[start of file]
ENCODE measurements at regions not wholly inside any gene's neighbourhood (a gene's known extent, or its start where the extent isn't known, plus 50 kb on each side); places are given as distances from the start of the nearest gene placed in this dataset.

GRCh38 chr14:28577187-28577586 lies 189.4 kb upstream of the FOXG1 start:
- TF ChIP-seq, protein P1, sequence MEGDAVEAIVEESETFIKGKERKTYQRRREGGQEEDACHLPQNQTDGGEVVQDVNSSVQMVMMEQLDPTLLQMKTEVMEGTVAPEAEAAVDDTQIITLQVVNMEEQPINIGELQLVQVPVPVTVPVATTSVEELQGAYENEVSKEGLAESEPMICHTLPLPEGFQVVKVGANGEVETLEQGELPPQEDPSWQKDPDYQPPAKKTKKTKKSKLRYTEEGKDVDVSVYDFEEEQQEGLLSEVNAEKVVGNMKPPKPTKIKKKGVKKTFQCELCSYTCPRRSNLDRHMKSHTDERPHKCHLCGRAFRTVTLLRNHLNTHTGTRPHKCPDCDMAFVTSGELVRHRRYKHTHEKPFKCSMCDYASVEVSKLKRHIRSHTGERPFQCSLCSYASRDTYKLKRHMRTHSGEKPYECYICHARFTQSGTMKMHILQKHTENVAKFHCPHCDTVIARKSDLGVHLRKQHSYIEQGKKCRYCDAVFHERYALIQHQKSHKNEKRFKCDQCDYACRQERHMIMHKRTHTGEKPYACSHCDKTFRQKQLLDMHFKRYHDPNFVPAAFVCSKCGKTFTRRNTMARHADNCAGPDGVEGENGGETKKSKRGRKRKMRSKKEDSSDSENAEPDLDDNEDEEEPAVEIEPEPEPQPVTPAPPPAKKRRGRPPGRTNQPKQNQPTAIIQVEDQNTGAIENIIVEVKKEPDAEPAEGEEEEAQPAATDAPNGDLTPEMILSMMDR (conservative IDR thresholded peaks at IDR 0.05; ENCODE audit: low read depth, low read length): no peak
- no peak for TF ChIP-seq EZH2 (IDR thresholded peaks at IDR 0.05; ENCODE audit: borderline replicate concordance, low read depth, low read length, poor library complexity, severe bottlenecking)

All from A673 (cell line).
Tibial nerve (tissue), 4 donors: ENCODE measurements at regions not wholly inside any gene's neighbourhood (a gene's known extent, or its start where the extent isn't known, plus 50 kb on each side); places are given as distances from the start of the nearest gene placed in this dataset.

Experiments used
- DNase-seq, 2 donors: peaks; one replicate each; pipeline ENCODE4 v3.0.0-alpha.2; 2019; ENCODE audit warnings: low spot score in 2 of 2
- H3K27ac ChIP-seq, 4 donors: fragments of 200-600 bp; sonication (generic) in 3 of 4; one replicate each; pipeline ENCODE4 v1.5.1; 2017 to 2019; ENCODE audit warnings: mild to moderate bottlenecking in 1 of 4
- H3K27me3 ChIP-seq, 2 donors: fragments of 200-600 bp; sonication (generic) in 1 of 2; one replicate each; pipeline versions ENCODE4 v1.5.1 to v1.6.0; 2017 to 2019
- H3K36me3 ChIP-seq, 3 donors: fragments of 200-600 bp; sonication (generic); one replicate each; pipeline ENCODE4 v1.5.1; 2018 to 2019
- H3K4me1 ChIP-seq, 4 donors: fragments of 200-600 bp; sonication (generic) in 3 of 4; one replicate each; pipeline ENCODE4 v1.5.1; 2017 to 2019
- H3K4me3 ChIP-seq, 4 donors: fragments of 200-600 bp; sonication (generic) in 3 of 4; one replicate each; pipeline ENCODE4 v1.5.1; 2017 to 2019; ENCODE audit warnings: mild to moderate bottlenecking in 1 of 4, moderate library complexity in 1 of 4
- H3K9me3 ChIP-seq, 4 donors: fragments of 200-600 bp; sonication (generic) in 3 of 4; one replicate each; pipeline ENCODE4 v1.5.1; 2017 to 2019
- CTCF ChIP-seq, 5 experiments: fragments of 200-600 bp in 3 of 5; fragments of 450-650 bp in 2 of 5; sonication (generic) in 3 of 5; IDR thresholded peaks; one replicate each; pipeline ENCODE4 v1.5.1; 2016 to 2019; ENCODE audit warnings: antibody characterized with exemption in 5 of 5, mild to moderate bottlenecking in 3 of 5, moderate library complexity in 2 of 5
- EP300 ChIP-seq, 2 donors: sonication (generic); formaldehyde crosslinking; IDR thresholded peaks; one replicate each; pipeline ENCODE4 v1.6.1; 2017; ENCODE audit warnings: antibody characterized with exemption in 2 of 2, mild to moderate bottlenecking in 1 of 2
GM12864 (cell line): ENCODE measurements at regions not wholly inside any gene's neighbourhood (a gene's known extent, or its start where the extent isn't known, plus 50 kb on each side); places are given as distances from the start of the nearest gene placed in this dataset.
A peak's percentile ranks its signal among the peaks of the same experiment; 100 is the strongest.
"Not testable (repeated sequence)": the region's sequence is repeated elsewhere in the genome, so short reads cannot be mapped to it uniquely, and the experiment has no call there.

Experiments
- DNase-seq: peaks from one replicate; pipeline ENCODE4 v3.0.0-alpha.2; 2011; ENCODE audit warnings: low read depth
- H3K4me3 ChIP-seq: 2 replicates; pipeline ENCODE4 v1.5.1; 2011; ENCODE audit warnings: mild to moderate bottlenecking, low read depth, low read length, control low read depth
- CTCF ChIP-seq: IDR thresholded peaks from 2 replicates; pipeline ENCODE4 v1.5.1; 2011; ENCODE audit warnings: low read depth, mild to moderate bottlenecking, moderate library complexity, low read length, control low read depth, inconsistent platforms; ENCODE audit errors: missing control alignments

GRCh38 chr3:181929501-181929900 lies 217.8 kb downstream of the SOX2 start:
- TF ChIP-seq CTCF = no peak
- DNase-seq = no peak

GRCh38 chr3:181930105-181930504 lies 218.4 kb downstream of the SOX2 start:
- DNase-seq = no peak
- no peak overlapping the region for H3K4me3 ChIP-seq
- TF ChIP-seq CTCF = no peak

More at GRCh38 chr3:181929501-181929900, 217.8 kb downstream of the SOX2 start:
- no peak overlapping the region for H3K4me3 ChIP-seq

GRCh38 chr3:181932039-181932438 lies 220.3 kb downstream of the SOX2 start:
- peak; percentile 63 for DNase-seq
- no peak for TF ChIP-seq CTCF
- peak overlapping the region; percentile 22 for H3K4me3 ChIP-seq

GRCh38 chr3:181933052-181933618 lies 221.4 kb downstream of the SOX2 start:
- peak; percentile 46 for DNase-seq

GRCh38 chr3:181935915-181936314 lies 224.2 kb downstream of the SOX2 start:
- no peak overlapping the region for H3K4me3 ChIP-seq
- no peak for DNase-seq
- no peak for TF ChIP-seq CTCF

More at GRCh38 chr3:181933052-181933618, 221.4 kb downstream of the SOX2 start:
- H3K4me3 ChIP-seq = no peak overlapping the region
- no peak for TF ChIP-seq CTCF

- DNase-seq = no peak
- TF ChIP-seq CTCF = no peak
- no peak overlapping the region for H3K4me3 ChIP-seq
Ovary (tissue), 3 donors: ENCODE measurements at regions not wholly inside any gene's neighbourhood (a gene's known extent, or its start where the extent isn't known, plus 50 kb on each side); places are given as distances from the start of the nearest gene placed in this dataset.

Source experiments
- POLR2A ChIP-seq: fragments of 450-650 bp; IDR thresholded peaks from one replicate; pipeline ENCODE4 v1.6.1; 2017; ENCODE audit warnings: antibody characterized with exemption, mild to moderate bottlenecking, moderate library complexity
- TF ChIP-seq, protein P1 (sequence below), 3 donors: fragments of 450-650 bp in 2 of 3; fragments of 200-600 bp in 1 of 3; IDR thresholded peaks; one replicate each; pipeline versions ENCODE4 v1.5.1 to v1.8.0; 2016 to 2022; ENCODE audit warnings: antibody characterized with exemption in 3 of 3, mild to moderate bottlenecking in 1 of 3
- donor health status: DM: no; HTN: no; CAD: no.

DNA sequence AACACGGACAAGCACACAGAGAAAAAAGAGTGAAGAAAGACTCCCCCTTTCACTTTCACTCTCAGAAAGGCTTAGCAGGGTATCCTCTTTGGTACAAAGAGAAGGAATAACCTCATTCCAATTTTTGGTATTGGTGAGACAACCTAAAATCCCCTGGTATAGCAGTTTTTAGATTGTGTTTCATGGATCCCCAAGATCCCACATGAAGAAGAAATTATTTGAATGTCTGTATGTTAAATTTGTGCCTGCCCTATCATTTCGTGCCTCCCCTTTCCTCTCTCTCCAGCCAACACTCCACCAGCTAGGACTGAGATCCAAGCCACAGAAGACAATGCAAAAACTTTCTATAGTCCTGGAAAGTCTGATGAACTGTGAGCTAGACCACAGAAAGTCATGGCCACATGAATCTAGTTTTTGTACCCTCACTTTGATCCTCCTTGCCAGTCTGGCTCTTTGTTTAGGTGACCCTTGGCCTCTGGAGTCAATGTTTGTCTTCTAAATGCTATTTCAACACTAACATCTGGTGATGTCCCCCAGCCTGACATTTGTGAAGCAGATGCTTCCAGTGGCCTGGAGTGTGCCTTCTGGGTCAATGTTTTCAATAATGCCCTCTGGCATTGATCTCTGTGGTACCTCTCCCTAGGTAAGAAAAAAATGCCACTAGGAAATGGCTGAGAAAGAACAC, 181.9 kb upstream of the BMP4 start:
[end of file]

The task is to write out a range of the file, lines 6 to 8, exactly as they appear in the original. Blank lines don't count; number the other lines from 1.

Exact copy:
Tibial nerve (tissue), 4 donors: ENCODE measurements at regions not wholly inside any gene's neighbourhood (a gene's known extent, or its start where the extent isn't known, plus 50 kb on each side); places are given as distances from the start of the nearest gene placed in this dataset.

Experiments used
- DNase-seq, 2 donors: peaks; one replicate each; pipeline ENCODE4 v3.0.0-alpha.2; 2019; ENCODE audit warnings: low spot score in 2 of 2